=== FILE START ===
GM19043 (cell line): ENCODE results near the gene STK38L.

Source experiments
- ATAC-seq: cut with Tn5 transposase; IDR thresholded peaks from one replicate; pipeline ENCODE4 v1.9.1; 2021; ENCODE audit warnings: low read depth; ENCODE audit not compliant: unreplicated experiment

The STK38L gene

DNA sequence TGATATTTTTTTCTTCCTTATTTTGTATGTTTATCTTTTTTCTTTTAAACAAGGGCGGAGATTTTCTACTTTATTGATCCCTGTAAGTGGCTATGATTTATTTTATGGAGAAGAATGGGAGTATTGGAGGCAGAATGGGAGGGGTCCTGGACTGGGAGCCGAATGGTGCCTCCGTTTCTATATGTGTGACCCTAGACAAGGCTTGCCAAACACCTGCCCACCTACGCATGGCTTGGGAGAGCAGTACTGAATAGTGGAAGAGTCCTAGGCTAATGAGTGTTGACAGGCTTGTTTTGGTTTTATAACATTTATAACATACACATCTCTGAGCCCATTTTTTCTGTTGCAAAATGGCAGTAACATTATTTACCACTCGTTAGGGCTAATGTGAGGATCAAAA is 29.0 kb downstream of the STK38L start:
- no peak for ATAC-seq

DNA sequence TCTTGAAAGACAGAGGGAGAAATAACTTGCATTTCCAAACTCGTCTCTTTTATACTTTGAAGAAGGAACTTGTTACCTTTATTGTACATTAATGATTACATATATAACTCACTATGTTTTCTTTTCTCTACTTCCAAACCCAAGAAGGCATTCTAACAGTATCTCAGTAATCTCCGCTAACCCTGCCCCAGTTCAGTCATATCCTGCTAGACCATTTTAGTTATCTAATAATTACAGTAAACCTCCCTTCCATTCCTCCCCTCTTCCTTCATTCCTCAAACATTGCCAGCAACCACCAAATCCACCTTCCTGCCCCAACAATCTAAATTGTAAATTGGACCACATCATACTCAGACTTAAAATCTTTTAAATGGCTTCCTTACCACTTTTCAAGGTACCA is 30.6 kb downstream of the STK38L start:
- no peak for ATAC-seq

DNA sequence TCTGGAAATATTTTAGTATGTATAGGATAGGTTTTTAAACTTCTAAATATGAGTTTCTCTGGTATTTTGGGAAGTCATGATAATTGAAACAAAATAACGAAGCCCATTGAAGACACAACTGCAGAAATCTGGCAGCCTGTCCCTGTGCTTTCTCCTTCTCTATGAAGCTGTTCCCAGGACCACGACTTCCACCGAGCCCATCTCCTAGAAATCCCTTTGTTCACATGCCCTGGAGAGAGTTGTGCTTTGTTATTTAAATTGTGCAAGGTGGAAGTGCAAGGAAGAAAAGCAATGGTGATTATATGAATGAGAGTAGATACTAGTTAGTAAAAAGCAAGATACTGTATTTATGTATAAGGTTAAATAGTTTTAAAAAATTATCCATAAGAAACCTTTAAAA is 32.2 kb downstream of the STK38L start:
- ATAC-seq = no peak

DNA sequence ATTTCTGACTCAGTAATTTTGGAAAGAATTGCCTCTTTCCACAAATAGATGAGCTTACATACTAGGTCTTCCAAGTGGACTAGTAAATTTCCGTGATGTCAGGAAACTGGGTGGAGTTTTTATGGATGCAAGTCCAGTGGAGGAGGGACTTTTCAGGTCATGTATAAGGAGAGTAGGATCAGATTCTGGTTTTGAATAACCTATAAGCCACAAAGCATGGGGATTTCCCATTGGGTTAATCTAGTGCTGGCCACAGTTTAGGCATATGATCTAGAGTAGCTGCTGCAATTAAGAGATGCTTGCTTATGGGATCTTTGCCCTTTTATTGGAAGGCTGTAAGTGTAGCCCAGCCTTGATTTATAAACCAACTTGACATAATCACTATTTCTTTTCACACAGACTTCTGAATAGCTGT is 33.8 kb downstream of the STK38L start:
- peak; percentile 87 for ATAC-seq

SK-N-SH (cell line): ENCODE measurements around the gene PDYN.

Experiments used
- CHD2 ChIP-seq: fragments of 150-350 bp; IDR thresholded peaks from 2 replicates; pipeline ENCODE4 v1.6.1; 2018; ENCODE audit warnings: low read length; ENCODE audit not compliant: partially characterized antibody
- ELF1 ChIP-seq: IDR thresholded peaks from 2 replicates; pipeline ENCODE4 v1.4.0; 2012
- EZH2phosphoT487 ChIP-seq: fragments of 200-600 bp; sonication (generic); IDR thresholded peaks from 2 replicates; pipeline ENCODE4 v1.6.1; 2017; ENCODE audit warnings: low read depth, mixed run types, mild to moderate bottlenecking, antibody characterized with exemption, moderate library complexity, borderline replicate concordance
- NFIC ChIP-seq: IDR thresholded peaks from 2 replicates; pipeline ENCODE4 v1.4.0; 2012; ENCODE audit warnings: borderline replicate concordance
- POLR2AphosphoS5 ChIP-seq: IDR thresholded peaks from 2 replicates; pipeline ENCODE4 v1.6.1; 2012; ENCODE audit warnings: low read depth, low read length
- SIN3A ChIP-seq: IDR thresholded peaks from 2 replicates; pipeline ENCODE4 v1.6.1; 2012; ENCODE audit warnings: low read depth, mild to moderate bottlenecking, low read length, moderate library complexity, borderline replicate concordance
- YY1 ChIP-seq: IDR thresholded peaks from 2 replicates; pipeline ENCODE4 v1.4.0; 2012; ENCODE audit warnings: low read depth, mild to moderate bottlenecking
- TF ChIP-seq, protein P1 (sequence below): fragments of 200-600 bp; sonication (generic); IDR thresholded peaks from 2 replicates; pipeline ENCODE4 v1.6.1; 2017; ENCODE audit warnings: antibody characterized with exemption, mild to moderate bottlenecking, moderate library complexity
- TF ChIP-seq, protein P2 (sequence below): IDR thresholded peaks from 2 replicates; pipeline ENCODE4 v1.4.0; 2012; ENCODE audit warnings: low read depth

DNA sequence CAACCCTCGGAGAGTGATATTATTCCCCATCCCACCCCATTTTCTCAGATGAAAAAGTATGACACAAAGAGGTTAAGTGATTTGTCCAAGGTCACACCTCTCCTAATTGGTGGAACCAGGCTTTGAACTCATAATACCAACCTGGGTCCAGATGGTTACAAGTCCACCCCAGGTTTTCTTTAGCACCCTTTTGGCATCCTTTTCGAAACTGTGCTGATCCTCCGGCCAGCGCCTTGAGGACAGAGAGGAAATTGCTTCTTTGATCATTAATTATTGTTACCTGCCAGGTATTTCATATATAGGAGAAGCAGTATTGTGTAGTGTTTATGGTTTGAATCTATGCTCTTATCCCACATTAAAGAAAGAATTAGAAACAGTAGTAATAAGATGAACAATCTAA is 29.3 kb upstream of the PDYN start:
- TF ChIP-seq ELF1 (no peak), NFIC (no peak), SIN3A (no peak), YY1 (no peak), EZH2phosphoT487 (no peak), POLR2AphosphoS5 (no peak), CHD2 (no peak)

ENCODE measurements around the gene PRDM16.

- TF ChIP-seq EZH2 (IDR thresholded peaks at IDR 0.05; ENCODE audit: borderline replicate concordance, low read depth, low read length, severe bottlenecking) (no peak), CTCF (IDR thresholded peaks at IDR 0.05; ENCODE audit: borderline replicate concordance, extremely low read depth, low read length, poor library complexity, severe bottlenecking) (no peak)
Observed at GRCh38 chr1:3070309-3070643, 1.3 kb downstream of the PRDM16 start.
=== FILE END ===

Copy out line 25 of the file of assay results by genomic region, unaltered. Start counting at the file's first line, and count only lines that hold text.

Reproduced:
- TF ChIP-seq ELF1 (no peak), NFIC (no peak), SIN3A (no peak), YY1 (no peak), EZH2phosphoT487 (no peak), POLR2AphosphoS5 (no peak), CHD2 (no peak)